The project consortium conducted a questionnaire amont more than 700 respondents in order to collect their opinions regarding competences and skills related to data literacy. The questionnaire has been spread around Europe in different languages with the aim of being inclusive with different audicences. Please see below more information and key findings.
In the first section the respondent’s demographics were analyzed. The majority of respondents (74%) have 40 years old or below and, approximately, 60% of them are male. Respondents from 27 countries participated in the questionnaire, which the main contributors were Portugal, Serbia, Italy, Lithuania, and Albania. 55.4% work in companies and 20.2% in HEI, while the remaining respondents work at training providers, public entities, NGOs, and other kinds of organizations.
The second section refers to Data Literacy in general. 54.2% of respondents rated themselves with medium knowledge in Data Literacy. Approximately, 7% of respondents admitted they don’t have any knowledge in Data Literacy. 64.1% agree that personal development is the most important feature for Data Literacy. The four most important soft skills to have are evaluating/reflecting, critical thinking, problem-solving, and communication. 7.6% agree that leadership is a soft skill unimportant to Data Literacy. In terms of functional competences, reading/creating data classification rules is the most important, according to 56.2% of respondents.
The third section analyses the acquisition and development of Data Literacy related competences at the respondent’s organizations. 48.4% have a moderate promotion, by the organization, of acquisition and development of this competences, 25% have a rather strong promotion to acquire and develop this competences, and, approximately, 8% admit they don’t have any help from the organization in this matter. Unfortunately, between 33 and 59% of respondents don’t use any kind of tool or method to acquire and develop Data Literacy competences. Approximately, 64% of respondents say that their organization does not use any kind of validation, for Data Literacy related competences. The remaining respondents say the organization uses tools like LEVEL5, DigiComp, ESCO, job evaluation, tests and surveys, certifications, etc. The respondents have used frameworks for validation, like ESCO, DigiComp, EQF, and others. In their organizations, they often use online tools and use observation of facilitators/mentors, as a way to assess Data Literacy related competences. In terms of European frameworks for validating Data Literacy related competences, between 77% and 90% say they don’t know or don’t use any. Among the respondents that answered yes, the most known/used European framework is the ‘Key Competence Framework for Lifelong Learning’. About 69% of respondents use elearning and/or blended learning in their organization, where they mostly use videoconference and LMS digital tools, while the least used tools are e-portfolio and MOOCs. Approximately, 72% of respondents don’t know any open learning systems that connect with validation tools.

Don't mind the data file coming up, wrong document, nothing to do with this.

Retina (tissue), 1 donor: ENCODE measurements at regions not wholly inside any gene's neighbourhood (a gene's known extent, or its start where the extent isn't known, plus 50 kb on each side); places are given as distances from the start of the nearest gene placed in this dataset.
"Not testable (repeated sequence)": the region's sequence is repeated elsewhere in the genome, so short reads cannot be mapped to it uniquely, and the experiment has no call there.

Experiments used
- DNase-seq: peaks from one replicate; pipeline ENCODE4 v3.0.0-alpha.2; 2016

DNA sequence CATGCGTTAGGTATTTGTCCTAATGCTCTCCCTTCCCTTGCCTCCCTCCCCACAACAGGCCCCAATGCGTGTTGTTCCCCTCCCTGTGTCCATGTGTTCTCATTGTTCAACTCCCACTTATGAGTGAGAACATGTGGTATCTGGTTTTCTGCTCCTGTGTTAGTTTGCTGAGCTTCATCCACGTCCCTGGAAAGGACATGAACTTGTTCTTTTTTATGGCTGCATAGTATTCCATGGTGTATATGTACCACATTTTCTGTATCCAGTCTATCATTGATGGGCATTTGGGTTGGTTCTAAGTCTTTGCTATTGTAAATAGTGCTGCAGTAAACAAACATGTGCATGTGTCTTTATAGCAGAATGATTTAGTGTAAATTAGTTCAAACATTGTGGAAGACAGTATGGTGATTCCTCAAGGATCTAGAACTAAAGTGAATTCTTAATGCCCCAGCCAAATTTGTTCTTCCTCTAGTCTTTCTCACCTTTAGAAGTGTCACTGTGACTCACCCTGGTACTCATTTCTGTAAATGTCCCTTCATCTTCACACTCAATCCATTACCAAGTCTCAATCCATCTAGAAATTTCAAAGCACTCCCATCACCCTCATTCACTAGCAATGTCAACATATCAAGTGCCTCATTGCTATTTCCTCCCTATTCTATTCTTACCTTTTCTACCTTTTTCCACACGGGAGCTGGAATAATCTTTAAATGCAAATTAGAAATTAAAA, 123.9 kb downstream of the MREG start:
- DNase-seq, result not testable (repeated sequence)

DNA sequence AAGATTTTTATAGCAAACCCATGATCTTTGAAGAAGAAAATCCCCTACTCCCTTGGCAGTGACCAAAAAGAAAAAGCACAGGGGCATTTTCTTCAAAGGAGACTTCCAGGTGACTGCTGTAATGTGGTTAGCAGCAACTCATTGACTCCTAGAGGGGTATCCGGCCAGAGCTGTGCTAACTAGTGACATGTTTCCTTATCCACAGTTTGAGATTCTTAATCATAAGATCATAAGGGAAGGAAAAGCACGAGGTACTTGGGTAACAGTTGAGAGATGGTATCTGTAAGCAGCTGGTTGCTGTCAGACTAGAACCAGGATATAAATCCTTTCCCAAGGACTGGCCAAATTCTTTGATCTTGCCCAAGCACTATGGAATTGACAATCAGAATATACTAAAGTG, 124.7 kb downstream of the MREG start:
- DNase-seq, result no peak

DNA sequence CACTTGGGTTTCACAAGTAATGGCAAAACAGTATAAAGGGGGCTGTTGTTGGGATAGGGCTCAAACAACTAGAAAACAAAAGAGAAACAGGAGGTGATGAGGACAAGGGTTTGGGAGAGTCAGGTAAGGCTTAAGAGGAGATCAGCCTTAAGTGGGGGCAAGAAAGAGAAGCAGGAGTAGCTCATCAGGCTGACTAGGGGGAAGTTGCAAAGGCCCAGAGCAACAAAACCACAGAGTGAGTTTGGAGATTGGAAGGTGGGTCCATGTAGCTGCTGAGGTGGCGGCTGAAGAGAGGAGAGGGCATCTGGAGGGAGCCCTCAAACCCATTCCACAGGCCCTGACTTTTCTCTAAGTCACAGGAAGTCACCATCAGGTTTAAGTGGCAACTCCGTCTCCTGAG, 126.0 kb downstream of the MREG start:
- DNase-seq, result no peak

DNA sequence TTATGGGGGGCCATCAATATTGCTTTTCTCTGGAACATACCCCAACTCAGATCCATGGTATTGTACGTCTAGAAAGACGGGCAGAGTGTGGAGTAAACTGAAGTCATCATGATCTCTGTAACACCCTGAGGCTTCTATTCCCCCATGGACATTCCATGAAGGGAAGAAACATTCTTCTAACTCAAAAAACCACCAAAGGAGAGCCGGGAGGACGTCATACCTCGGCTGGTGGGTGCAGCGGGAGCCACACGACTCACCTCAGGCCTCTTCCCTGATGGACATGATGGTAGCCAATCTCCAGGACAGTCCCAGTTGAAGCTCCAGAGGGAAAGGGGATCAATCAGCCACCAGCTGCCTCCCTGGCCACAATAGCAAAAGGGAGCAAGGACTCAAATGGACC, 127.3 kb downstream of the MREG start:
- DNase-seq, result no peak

What we learnt
On the overall, it is possible to say that there is still some lack of knowledge in data literacy. Analysing the respondent’s answers and suggestions, it is clear that there is some confusion regarding Data Literacy soft skills and Data Literacy functional competences. In the text boxes, where respondents could put other soft skills they considered important, some of them wrote down technical skills, like ‘Digital skills’ and ‘Statistical knowledge’, instead. The same occurred in the functional competences text boxes, where respondents wrote software/tools instead. It becomes necessary to clarify these definitions. When it comes to the acquisition and development of Data Literacy related competences, it is clear that organizations don’t properly promote this acquisition and development, by not using tools and methods for this. And, in terms of validation of these competences, most organizations don’t use validation tools, while most respondents know or used this validation tools/frameworks. To assess Data Literacy related competences, organizations don’t use all the digital tools available for this, specially e-portfolio and MOOCs (that are normally free). Most respondents, said that that they don’t know open learning platforms connected to validation tools, the remaining respondents mention many online learning platforms for this. In conclusion, we can say that this questionnaire brought to light issues regarding the lack of knowledge on validation frameworks/tools in Data Literacy related competences. Many respondents work in IT roles and similar, and don’t know/use validation frameworks to validate digital skills (e.g. DigiComp). Other issue regards the digital tools used or little used by organizations, there is a need to create some awareness on the existing tools to acquire and develop Data Literacy related competences, so that organizations may use them properly and promote them among their employees/students and general population.